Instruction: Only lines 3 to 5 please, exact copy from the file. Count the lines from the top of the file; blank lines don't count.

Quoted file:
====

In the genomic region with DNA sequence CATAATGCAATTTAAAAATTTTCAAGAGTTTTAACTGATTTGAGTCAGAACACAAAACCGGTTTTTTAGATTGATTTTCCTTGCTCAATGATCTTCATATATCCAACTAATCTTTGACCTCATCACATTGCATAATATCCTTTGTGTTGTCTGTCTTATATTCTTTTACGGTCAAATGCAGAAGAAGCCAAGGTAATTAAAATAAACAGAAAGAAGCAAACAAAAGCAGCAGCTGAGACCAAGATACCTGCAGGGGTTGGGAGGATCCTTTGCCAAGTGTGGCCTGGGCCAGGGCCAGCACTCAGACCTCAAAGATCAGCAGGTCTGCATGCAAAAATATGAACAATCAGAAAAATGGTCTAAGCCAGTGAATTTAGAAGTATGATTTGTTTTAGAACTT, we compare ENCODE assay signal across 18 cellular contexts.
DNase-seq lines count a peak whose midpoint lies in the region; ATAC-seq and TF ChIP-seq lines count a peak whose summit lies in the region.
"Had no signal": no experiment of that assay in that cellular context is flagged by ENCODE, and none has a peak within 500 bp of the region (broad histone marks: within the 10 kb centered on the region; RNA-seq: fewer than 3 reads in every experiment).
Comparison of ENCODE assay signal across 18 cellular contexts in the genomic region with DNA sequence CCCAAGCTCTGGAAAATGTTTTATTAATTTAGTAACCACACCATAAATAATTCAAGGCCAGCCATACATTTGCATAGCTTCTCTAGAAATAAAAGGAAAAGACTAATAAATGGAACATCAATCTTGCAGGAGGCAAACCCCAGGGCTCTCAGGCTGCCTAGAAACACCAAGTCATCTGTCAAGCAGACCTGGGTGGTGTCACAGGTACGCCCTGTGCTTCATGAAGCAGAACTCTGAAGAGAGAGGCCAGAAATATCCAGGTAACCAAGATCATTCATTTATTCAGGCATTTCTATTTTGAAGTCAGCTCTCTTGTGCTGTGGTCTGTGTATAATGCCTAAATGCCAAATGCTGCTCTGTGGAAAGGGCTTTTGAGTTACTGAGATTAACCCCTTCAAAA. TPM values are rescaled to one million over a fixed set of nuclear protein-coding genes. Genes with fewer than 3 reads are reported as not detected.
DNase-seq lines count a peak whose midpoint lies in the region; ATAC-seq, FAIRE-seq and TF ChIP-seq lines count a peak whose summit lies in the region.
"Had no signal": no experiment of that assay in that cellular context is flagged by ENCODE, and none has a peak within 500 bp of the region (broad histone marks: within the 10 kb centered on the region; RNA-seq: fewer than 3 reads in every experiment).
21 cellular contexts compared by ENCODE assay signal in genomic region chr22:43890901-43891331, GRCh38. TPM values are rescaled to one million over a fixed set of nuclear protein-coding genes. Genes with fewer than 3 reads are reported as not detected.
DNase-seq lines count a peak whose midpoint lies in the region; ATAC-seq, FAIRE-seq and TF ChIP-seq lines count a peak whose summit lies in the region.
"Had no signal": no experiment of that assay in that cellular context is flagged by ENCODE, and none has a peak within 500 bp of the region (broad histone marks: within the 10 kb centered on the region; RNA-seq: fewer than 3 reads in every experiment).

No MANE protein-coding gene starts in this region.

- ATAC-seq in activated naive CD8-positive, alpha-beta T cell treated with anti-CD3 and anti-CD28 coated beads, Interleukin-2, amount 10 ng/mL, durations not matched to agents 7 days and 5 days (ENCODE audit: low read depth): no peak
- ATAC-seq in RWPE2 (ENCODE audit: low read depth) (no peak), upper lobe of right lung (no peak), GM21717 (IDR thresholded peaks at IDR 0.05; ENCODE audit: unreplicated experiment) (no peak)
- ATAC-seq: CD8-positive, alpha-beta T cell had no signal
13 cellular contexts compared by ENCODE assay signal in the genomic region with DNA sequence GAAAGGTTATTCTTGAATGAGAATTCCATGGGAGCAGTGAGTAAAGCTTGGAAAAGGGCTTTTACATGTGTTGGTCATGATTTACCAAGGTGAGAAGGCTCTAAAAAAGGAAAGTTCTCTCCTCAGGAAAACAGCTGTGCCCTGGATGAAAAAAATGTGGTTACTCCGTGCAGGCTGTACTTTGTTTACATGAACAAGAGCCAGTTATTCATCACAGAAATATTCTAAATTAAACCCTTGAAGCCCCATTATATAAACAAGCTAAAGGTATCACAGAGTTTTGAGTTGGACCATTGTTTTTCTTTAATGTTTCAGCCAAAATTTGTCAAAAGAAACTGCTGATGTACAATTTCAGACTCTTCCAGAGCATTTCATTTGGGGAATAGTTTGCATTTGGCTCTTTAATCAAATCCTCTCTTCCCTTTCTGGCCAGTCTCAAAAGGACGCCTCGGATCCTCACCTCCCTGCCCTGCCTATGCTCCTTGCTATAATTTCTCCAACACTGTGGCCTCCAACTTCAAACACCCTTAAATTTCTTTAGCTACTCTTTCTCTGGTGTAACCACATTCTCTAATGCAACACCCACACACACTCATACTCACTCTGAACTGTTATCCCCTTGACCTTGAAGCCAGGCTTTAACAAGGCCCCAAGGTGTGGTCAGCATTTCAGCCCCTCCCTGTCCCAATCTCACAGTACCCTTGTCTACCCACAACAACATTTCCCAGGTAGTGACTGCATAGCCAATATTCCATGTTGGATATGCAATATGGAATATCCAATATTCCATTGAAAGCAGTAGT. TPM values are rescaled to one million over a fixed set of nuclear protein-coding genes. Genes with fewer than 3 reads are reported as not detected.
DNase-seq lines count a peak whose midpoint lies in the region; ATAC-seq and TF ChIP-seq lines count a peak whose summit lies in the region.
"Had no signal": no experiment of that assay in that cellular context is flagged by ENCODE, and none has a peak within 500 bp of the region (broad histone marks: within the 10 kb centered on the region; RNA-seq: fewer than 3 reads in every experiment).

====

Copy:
"Had no signal": no experiment of that assay in that cellular context is flagged by ENCODE, and none has a peak within 500 bp of the region (broad histone marks: within the 10 kb centered on the region; RNA-seq: fewer than 3 reads in every experiment).
Comparison of ENCODE assay signal across 18 cellular contexts in the genomic region with DNA sequence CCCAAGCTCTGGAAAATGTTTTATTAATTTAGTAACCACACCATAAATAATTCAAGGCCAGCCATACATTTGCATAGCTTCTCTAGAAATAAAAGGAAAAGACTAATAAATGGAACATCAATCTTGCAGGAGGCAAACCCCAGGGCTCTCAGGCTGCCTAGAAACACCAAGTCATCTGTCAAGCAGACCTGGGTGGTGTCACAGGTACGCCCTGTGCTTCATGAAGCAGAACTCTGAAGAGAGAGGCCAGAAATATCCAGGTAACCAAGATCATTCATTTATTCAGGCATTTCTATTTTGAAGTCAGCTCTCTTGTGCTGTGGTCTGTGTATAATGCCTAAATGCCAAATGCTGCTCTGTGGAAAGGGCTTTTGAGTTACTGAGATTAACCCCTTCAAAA. TPM values are rescaled to one million over a fixed set of nuclear protein-coding genes. Genes with fewer than 3 reads are reported as not detected.
DNase-seq lines count a peak whose midpoint lies in the region; ATAC-seq, FAIRE-seq and TF ChIP-seq lines count a peak whose summit lies in the region.